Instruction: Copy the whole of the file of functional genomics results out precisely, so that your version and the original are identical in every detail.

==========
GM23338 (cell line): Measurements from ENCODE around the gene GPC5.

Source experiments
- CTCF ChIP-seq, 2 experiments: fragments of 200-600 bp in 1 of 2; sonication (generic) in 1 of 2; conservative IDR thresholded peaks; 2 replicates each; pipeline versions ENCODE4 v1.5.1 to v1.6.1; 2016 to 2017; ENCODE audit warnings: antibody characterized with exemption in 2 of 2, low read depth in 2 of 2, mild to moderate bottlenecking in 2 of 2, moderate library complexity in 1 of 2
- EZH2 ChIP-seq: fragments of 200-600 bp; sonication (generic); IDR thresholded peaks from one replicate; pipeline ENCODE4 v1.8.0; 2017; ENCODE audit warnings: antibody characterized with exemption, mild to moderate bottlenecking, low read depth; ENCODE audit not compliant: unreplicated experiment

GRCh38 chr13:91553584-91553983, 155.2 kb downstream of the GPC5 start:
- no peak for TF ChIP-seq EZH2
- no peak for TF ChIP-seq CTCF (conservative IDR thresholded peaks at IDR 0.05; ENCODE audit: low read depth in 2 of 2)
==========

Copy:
GM23338 (cell line): Measurements from ENCODE around the gene GPC5.

Source experiments
- CTCF ChIP-seq, 2 experiments: fragments of 200-600 bp in 1 of 2; sonication (generic) in 1 of 2; conservative IDR thresholded peaks; 2 replicates each; pipeline versions ENCODE4 v1.5.1 to v1.6.1; 2016 to 2017; ENCODE audit warnings: antibody characterized with exemption in 2 of 2, low read depth in 2 of 2, mild to moderate bottlenecking in 2 of 2, moderate library complexity in 1 of 2
- EZH2 ChIP-seq: fragments of 200-600 bp; sonication (generic); IDR thresholded peaks from one replicate; pipeline ENCODE4 v1.8.0; 2017; ENCODE audit warnings: antibody characterized with exemption, mild to moderate bottlenecking, low read depth; ENCODE audit not compliant: unreplicated experiment

GRCh38 chr13:91553584-91553983, 155.2 kb downstream of the GPC5 start:
- no peak for TF ChIP-seq EZH2
- no peak for TF ChIP-seq CTCF (conservative IDR thresholded peaks at IDR 0.05; ENCODE audit: low read depth in 2 of 2)